Thursday, May 28, 2009
archeology and nick nacks
Did you hear about the fascinating tiny figure, carved by Stone Age
tool mammoth tusk that was found recently in Germany? She's just
six centimetres (2.5 inches) tall and could be the oldest piece of
figurative art in the world. Dubbed the "Venus of the Hohle Fels,"
after a cave at Schelklingen in the Swabian Jura of southwestern
Germany where she was found, the carving is around 32,000 years
old, according to carbon-dating measurements.
Like most Venus figurines, she was most likely a fertility fetish,
since her body parts are exaggerated and missing a head. Well, if
this is what was considered attractive way back when, then I was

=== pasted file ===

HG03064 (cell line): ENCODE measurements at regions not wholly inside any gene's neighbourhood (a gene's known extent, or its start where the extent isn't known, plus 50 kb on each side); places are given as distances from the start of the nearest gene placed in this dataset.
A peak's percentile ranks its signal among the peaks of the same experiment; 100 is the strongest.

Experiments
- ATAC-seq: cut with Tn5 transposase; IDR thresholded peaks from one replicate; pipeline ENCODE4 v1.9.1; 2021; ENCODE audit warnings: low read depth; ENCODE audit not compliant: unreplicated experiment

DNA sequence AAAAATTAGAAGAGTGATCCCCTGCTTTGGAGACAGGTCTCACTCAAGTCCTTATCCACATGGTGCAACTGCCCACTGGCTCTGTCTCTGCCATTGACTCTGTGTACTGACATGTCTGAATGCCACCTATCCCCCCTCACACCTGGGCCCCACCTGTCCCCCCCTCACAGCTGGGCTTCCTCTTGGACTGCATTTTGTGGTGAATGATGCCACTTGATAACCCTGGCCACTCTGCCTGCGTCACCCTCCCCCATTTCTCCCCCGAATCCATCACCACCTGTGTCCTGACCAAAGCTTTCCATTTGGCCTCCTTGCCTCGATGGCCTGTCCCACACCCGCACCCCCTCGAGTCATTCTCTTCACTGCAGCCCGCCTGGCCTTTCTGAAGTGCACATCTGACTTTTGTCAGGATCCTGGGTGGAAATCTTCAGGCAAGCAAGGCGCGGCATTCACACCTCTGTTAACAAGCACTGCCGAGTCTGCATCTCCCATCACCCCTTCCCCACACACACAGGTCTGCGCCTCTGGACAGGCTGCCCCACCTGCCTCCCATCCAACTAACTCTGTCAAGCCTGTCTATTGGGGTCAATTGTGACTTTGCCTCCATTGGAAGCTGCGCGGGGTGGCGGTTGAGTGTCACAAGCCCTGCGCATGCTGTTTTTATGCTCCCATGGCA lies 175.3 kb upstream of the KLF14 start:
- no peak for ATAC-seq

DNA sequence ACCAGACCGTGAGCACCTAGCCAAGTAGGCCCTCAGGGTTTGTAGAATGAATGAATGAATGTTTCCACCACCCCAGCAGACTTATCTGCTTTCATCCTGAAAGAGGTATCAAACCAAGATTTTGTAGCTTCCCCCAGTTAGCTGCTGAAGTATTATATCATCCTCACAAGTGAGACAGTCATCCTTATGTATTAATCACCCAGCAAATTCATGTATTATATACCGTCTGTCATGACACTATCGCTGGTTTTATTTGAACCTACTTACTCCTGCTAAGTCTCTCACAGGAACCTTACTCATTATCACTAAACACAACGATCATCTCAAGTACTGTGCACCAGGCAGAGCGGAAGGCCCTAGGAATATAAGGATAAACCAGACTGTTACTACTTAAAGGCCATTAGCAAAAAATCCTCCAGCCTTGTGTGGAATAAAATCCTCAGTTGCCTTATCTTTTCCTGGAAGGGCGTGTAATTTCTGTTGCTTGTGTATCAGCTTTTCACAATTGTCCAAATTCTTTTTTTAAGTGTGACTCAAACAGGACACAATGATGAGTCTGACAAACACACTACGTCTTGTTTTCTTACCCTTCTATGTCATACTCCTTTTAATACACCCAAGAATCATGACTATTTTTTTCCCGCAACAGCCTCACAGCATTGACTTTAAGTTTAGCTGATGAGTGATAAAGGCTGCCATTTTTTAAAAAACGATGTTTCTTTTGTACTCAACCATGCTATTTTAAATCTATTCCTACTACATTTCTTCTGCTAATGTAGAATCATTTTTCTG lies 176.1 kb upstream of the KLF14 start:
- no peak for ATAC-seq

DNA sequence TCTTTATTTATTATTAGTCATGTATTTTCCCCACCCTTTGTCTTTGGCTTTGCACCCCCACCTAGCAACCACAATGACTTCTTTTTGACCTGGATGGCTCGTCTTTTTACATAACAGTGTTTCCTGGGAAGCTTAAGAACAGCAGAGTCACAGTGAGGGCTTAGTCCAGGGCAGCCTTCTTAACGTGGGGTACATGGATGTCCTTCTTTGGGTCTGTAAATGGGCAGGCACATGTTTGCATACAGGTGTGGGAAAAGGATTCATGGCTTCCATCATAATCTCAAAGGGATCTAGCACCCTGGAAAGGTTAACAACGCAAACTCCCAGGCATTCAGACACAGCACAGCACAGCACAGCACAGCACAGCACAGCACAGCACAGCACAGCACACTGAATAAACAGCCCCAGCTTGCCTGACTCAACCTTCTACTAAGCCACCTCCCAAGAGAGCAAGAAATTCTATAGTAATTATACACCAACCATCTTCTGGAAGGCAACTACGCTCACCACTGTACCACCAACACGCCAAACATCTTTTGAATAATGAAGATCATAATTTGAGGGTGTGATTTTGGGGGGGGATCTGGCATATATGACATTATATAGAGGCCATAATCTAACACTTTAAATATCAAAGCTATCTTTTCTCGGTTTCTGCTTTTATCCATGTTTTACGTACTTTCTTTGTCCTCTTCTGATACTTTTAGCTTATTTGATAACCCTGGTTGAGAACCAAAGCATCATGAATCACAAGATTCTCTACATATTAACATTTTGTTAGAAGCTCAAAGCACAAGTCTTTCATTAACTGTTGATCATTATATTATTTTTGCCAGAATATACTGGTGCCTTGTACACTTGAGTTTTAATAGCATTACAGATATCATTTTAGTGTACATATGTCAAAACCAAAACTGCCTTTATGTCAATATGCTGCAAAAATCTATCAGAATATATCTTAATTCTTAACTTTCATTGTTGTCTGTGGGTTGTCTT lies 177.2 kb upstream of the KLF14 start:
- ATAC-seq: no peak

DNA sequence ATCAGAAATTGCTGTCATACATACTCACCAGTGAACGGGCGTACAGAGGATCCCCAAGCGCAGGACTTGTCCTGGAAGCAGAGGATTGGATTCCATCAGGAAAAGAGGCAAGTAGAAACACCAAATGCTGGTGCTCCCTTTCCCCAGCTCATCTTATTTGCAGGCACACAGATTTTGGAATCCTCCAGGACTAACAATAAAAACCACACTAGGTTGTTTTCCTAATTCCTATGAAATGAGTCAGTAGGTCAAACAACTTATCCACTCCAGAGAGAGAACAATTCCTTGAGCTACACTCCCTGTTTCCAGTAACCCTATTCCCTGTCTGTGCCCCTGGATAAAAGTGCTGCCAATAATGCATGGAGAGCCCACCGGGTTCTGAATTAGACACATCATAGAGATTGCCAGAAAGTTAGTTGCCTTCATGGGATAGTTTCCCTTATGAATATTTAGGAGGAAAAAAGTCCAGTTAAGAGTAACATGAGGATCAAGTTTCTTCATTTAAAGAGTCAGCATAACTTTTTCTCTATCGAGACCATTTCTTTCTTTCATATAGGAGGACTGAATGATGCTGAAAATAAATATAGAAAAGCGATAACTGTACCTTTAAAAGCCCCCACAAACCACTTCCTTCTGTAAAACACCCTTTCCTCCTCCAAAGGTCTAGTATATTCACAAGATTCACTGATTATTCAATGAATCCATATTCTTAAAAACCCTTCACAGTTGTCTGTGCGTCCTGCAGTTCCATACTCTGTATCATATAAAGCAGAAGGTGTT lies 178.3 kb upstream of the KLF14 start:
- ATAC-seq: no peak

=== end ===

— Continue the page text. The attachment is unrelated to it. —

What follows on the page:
certainly born in the wrong time period! I think she's fabulous, even
if her figure is a tad on the, well, matronly side.
Archeology fascinates me. I wonder if Chief Leatherlips left behind
any goodies on the grounds of Willow Manor? If you see me out
aimlessly digging with my garden spade, you'll know what I'm up to.
Not only do I like archeology, but miniatures have always captured
my magpie eye. There's just something magical about detailed tiny
objects. Most of my small collected stuff is in a glass keepsake jar,
but I still have quite a few of my minis scattered around the manor.
I have to be careful not to let them get out of control. After all, that
"doily lady" nick-nack paddy-whack effect is not exactly what I'm
I wonder what they might think, 35,000 years from now, if they
find these little guys buried in the ruins of Willow Manor? Magical
cooking talismans, I'm sure.